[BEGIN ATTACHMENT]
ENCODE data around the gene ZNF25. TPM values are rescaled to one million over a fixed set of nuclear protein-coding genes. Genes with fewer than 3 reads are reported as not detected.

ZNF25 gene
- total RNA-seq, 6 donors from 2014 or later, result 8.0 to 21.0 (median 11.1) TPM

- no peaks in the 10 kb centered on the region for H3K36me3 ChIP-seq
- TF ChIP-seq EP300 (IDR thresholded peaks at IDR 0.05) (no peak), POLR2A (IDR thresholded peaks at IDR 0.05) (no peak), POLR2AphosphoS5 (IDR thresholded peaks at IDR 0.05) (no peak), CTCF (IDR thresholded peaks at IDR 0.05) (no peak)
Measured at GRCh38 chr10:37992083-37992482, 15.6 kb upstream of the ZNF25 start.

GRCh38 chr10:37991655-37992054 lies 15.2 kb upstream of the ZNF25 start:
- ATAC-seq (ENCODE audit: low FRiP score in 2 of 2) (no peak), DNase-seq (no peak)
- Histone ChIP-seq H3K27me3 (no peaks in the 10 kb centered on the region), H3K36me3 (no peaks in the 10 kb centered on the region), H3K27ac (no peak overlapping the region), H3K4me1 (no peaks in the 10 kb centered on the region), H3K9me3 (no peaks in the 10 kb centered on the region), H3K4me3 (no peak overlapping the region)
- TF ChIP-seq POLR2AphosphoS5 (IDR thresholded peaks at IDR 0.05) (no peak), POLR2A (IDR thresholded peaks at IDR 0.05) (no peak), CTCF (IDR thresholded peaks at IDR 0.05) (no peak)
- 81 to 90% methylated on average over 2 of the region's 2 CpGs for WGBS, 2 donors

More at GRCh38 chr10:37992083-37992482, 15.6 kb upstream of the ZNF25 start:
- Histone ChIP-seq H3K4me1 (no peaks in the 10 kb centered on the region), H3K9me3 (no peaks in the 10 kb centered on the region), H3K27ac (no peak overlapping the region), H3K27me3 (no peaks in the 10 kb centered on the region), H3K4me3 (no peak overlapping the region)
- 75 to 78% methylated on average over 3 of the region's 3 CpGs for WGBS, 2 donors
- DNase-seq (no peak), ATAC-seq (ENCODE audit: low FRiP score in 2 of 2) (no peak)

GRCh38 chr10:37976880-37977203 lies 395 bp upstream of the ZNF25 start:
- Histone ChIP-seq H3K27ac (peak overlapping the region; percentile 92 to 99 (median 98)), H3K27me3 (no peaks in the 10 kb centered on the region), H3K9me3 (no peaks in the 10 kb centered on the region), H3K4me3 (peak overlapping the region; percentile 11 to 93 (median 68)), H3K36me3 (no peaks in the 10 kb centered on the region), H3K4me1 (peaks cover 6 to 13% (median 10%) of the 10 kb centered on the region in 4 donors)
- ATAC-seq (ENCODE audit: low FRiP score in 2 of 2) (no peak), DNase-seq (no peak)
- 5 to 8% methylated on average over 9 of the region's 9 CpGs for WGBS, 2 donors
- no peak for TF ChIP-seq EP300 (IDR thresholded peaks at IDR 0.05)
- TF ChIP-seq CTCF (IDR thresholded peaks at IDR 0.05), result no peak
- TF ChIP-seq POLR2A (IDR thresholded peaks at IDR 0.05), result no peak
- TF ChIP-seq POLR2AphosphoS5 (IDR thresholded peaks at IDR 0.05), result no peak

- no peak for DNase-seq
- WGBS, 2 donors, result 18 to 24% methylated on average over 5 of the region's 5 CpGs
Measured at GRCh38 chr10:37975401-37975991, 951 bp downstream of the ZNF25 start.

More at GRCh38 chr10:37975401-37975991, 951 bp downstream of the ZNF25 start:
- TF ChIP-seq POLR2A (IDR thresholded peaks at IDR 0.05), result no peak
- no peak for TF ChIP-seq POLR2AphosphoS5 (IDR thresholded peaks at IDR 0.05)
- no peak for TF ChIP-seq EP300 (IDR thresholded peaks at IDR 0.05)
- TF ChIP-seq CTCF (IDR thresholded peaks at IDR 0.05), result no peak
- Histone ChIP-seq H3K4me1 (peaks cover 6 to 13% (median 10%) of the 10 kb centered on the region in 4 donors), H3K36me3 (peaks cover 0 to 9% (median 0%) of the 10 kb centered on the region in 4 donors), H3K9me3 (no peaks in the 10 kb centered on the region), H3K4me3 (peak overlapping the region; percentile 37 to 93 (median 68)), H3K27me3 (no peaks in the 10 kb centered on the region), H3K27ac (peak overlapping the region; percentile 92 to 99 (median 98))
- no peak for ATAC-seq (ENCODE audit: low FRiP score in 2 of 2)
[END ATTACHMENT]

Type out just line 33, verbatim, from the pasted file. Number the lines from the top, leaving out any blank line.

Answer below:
- no peak for ATAC-seq (ENCODE audit: low FRiP score in 2 of 2)